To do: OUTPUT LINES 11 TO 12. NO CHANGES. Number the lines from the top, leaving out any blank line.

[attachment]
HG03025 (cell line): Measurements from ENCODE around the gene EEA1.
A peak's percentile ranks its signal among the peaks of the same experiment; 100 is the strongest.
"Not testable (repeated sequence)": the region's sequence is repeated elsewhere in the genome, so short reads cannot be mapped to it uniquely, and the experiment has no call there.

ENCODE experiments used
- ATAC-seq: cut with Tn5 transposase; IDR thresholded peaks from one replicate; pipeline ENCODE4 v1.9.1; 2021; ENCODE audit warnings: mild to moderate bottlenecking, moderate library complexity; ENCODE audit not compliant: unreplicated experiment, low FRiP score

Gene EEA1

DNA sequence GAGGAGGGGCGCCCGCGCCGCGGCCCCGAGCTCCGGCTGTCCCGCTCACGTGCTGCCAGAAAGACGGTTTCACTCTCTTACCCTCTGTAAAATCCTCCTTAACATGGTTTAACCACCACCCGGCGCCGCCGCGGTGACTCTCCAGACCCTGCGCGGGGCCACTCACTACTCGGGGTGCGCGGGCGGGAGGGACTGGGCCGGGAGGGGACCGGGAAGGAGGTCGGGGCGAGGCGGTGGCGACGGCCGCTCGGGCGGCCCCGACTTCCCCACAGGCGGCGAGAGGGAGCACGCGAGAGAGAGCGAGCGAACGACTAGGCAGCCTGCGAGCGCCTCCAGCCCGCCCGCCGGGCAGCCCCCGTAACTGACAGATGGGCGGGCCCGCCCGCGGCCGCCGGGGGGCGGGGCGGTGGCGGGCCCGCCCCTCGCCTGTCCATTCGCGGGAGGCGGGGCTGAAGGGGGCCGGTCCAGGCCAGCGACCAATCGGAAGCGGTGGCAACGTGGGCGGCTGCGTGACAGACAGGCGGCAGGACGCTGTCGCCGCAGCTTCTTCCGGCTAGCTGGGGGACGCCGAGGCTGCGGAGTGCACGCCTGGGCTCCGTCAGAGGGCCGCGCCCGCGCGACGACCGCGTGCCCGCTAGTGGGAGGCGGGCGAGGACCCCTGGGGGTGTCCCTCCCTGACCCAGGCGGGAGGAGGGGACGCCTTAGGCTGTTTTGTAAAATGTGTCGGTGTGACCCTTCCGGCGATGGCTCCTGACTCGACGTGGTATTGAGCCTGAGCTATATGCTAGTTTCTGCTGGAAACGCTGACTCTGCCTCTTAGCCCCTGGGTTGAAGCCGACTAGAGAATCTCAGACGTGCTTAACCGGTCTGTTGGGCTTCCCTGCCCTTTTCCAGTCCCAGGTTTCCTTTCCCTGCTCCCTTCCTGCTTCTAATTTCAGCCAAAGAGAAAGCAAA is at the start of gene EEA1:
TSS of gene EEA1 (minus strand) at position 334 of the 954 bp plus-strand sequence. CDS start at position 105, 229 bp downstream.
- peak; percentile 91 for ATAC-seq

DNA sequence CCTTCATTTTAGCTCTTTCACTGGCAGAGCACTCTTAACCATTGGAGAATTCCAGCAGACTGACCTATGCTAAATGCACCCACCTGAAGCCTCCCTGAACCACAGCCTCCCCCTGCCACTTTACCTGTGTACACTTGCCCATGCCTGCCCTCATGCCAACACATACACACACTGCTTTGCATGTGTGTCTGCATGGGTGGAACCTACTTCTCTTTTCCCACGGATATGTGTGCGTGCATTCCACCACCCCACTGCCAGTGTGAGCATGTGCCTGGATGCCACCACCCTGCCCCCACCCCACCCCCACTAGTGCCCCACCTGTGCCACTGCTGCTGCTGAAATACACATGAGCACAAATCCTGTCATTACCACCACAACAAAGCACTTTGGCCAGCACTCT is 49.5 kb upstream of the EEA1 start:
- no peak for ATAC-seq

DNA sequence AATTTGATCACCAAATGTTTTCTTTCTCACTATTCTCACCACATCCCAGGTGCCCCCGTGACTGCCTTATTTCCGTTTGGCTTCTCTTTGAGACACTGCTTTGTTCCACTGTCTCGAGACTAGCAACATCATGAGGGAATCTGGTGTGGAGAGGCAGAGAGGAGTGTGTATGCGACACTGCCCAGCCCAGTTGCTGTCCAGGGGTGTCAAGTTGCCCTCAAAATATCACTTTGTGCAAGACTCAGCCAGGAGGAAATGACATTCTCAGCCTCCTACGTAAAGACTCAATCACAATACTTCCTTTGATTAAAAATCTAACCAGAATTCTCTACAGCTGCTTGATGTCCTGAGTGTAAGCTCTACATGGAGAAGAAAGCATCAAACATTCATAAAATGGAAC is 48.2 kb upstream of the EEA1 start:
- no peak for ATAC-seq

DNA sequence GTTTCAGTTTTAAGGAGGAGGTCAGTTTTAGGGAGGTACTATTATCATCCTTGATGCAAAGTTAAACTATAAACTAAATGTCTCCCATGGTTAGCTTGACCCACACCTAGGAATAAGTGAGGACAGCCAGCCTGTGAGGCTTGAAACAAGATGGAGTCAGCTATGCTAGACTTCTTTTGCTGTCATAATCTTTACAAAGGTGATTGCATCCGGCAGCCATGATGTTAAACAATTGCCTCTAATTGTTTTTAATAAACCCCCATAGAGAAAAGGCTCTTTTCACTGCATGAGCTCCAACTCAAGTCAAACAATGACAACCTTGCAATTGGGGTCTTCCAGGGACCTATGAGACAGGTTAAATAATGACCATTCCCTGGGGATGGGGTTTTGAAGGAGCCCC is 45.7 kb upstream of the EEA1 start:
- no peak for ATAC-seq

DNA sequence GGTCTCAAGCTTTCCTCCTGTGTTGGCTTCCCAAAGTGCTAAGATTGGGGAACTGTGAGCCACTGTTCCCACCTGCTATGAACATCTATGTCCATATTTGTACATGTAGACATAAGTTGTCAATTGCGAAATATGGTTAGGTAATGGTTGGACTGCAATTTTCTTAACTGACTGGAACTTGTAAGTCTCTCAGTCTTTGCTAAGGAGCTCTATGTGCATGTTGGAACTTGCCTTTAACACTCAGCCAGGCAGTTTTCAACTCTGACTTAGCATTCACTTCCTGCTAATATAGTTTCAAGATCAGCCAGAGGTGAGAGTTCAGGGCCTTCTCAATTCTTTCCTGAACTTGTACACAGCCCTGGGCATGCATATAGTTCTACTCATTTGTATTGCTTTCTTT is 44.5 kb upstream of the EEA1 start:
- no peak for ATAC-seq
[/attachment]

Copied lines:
- no peak for ATAC-seq

DNA sequence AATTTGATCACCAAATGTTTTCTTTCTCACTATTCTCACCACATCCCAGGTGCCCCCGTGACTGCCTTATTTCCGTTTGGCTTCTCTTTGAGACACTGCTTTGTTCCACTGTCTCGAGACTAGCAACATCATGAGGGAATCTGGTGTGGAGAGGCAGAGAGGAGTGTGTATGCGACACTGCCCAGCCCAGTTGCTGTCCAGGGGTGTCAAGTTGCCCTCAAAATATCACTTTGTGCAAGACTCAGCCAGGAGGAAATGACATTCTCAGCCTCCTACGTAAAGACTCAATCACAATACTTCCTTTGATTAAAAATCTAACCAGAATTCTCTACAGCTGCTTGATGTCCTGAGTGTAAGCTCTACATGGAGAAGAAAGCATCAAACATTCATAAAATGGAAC is 48.2 kb upstream of the EEA1 start: